About six months ago, I was asked to serve a local church for several months as they continued the process of interviewing for a settled pastor. Due to my burden for safer worship environments, I felt that I needed to speak from the pulpit what I name as the Difficult Words such as drug abuse, child abuse, incest, spousal abuse, rape and the like. Also, I offered a liturgy of guided prayer of release for anyone dealing with the social sins that I mentioned in my sermon. I said, “There may be someone here, or many here today who have been impacted by, (I named the Difficult Words) or who knows of anyone who has been impacted by these concerns.” Safe invitations create safer worship environments.[2]

Sad but True

A True Story: The following week I received a call asking if I would be willing to meet with a congregant before the service and that is was very important. The following Sunday, a woman, a church leader showed up at my office before the service. This is what she said, “Pastor, when you mentioned substance abuse last week, I felt such a deep relief. I was so ashamed to tell anyone, but because you mentioned it in your sermon, I knew that it was safe for me to share. It was twelve years ago when my twenty-three year old granddaughter called and asked if she could live in my basement apartment. She was homeless and using substances. Of course I welcomed her. One day I called down to her but there was no answer. She had overdosed and was dead in my basement apartment. I was terrified and afraid to tell anyone because of the shame that I felt; that my granddaughter was a drug addict. I did not think anyone would understand because of the shame of substance abuse. I was too ashamed to ask for help from my pastor and church family. I told them that she had a heart condition that caused her death. I felt guilty for lying, but I could not endure the shame of it all. For the first time, since your sermon, I have found the courage to talk about it; and when you offered a prayer of release for burdens, I gave it to the Lord, and for the first time in all of these years, the burden and shame has lifted and I feel free” The power of naming is healing.

Shame: Eater of Souls

This article will focus upon the power of shame as a significant deterrent to faith in God and hope and healing.  We are familiar with the biblical passage found in the New Testament, “…fixing our eyes on Jesus, the pioneer and perfecter of faith. For the joy set before him he endured the cross, scorning its shame, and sat down at the right hand of the throne of God.”  (Hebrews 12:2). NIV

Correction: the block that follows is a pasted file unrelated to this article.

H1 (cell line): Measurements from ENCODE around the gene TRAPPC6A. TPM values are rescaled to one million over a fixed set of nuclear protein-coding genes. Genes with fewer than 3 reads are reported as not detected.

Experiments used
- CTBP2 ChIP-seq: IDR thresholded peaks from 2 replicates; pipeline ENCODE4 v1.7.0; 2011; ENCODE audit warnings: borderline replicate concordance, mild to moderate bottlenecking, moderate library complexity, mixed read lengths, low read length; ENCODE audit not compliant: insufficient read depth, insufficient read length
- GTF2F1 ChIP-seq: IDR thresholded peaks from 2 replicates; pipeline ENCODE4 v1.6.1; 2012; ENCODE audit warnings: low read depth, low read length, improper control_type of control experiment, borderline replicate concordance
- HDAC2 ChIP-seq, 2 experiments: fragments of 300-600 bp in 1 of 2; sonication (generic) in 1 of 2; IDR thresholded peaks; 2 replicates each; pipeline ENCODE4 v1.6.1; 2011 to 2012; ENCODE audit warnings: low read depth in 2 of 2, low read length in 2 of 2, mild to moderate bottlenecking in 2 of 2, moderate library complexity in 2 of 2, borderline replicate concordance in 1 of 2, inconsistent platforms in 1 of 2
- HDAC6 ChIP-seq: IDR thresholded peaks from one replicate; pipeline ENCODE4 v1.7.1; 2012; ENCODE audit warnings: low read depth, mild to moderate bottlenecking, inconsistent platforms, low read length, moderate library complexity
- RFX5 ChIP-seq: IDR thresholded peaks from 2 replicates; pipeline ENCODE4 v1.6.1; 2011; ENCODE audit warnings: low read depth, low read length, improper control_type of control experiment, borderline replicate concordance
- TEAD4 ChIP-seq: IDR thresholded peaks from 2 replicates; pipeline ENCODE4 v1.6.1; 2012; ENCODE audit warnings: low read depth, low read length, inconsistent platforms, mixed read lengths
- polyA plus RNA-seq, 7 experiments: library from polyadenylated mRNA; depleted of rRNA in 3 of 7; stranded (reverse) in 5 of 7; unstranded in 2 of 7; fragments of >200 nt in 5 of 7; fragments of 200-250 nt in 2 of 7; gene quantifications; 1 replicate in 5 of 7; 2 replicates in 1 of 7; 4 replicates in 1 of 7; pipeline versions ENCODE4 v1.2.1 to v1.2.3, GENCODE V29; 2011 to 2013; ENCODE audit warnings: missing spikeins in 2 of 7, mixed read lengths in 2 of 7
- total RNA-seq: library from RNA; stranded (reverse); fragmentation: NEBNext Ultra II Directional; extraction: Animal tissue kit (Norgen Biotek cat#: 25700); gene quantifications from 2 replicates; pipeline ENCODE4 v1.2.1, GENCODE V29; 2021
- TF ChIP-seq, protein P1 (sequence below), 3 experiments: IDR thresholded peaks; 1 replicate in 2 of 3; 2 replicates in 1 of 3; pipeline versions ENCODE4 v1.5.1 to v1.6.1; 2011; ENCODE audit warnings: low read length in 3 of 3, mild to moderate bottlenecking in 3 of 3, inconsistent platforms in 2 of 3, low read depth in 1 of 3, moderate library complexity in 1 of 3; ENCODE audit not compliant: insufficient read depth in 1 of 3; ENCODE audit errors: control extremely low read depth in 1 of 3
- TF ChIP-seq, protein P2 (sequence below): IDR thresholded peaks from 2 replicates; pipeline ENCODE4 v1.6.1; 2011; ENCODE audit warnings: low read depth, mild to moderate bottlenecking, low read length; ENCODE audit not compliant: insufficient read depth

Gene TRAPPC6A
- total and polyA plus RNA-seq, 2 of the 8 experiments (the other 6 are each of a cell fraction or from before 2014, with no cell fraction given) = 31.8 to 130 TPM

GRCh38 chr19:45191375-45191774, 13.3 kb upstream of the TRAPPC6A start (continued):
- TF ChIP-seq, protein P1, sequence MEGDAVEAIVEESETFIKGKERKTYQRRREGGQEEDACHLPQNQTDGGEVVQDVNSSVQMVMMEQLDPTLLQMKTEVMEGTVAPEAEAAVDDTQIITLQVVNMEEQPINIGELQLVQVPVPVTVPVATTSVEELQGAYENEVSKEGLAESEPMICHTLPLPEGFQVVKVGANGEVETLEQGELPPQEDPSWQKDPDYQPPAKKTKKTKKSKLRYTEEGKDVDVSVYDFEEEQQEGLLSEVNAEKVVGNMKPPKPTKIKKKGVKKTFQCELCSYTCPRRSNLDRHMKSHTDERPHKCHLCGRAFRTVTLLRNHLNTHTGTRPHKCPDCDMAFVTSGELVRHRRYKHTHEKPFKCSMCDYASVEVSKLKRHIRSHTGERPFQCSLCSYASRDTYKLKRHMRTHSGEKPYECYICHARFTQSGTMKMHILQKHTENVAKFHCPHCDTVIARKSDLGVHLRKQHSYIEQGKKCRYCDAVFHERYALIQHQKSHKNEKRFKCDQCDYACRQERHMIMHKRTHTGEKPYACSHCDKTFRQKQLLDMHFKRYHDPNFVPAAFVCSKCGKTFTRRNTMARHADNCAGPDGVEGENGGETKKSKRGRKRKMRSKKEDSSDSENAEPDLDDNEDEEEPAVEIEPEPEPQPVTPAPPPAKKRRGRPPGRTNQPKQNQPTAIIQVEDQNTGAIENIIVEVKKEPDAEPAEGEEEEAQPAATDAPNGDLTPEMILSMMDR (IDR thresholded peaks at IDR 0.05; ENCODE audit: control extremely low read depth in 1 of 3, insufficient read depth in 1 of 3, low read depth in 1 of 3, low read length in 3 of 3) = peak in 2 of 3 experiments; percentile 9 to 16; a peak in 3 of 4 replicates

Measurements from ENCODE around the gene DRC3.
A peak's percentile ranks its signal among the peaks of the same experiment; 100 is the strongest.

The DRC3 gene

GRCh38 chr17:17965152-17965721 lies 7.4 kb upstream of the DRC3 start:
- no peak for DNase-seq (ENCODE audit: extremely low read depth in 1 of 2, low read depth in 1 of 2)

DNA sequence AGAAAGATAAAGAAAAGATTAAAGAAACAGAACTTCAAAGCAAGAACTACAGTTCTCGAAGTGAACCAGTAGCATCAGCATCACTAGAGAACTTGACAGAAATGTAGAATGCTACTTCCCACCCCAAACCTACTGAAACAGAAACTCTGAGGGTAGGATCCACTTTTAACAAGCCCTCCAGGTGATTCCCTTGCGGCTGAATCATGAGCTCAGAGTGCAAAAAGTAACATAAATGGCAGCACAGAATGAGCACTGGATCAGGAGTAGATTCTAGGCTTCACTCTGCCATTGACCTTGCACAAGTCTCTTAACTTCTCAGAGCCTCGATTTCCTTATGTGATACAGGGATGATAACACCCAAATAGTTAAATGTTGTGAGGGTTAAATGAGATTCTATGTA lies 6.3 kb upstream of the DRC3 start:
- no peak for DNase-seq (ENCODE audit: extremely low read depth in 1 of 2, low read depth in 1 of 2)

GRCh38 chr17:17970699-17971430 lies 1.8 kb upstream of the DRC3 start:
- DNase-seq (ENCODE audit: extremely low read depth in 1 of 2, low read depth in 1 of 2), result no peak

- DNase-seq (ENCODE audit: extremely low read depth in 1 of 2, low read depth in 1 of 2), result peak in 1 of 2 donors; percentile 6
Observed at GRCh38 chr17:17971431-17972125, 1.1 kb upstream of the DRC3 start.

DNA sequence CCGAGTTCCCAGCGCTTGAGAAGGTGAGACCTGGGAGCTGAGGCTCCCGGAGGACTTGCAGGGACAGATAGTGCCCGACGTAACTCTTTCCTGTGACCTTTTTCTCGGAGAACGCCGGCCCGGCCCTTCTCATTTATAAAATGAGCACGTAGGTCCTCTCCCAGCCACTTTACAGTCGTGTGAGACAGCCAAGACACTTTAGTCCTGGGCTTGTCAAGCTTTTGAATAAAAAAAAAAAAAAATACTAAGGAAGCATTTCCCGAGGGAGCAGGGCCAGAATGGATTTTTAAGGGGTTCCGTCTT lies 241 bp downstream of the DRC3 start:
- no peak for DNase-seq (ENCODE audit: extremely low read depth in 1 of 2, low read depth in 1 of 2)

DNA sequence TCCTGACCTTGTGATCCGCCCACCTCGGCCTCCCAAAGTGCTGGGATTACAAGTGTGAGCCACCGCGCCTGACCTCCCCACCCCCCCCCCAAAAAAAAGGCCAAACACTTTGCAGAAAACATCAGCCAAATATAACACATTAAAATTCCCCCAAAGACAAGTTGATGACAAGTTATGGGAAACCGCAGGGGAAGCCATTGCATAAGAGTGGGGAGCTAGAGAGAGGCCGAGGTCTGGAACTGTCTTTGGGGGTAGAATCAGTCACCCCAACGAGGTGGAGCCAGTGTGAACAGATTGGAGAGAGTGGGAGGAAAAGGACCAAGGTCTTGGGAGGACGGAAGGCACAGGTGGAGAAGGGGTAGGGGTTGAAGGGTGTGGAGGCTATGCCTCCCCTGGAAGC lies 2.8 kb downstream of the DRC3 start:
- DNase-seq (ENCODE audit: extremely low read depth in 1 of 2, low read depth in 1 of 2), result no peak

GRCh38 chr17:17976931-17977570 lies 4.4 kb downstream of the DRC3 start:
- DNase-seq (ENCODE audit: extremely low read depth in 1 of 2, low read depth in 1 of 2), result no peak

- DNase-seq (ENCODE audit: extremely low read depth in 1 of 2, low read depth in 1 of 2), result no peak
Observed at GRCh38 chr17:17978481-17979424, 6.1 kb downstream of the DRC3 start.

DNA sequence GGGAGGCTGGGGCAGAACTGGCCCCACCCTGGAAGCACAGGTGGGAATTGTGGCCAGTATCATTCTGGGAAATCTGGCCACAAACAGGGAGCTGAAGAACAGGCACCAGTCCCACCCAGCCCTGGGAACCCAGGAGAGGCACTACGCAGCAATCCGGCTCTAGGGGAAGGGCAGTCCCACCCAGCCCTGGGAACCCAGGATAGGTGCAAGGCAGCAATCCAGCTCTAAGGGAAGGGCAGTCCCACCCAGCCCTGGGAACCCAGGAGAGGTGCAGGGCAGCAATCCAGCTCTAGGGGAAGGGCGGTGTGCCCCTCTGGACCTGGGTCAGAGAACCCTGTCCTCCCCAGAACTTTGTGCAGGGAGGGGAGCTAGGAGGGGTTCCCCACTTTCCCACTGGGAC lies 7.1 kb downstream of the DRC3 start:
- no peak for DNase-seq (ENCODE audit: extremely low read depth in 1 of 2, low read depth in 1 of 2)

As Jung said, “Shame eats at our soul.Robert H. Albers, in his book, Shame, offers two insightful definitions for the word shame.  The first is what he names as discretionary shame. This type of shame functions as modesty, protecting ourselves and giving us a sense of privacy. “Discretionary shame is an integral and necessary part of a healthy person’s existence.” The second type of shame is disgrace shame which is self-evident. Albers suggests that “disgrace shame breaks the relationship one has with self and others.”[4]

In my book, I named another type of shame which I called existential shame. There is a lethality in existential shame because it may lead a wounded person to suicide. This type of shame in nearly intolerable.  Existential shame is experienced in this way.  A wounded person who has been violated in physical, emotional or sexual abuse is mired in the emotion of shame. Existential shame is sheer humiliation and affects the mind, body and spirit as well as relationships, and in particular, one’s relationship to God, others and the church. The wounded person experiences mental visual images and feelings associated with sexual abuse. In interpersonal relationships, the wounded person tells himself/herself that the other person can see the violent sexual scene, therefore, making the wounded one feel nearly panicky to get out of the relationship with that other person and/or church.[5]